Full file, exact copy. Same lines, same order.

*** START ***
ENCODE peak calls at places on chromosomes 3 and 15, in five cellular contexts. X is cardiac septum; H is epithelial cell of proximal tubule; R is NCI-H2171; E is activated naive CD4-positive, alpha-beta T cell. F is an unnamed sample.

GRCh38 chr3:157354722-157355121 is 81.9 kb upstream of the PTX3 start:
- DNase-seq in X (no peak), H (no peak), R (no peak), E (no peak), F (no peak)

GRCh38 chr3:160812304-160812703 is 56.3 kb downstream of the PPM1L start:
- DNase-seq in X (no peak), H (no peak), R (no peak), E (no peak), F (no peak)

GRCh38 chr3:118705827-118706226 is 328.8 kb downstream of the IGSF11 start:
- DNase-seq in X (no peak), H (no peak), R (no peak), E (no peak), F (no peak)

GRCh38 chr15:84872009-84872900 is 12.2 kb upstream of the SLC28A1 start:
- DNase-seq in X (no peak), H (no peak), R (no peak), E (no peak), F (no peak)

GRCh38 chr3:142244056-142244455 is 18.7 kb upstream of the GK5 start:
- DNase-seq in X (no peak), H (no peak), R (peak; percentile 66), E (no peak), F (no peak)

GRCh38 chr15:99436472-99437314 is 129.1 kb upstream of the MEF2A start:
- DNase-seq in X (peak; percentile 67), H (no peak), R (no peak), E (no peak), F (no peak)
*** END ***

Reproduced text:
ENCODE peak calls at places on chromosomes 3 and 15, in five cellular contexts. X is cardiac septum; H is epithelial cell of proximal tubule; R is NCI-H2171; E is activated naive CD4-positive, alpha-beta T cell. F is an unnamed sample.

GRCh38 chr3:157354722-157355121 is 81.9 kb upstream of the PTX3 start:
- DNase-seq in X (no peak), H (no peak), R (no peak), E (no peak), F (no peak)

GRCh38 chr3:160812304-160812703 is 56.3 kb downstream of the PPM1L start:
- DNase-seq in X (no peak), H (no peak), R (no peak), E (no peak), F (no peak)

GRCh38 chr3:118705827-118706226 is 328.8 kb downstream of the IGSF11 start:
- DNase-seq in X (no peak), H (no peak), R (no peak), E (no peak), F (no peak)

GRCh38 chr15:84872009-84872900 is 12.2 kb upstream of the SLC28A1 start:
- DNase-seq in X (no peak), H (no peak), R (no peak), E (no peak), F (no peak)

GRCh38 chr3:142244056-142244455 is 18.7 kb upstream of the GK5 start:
- DNase-seq in X (no peak), H (no peak), R (peak; percentile 66), E (no peak), F (no peak)

GRCh38 chr15:99436472-99437314 is 129.1 kb upstream of the MEF2A start:
- DNase-seq in X (peak; percentile 67), H (no peak), R (no peak), E (no peak), F (no peak)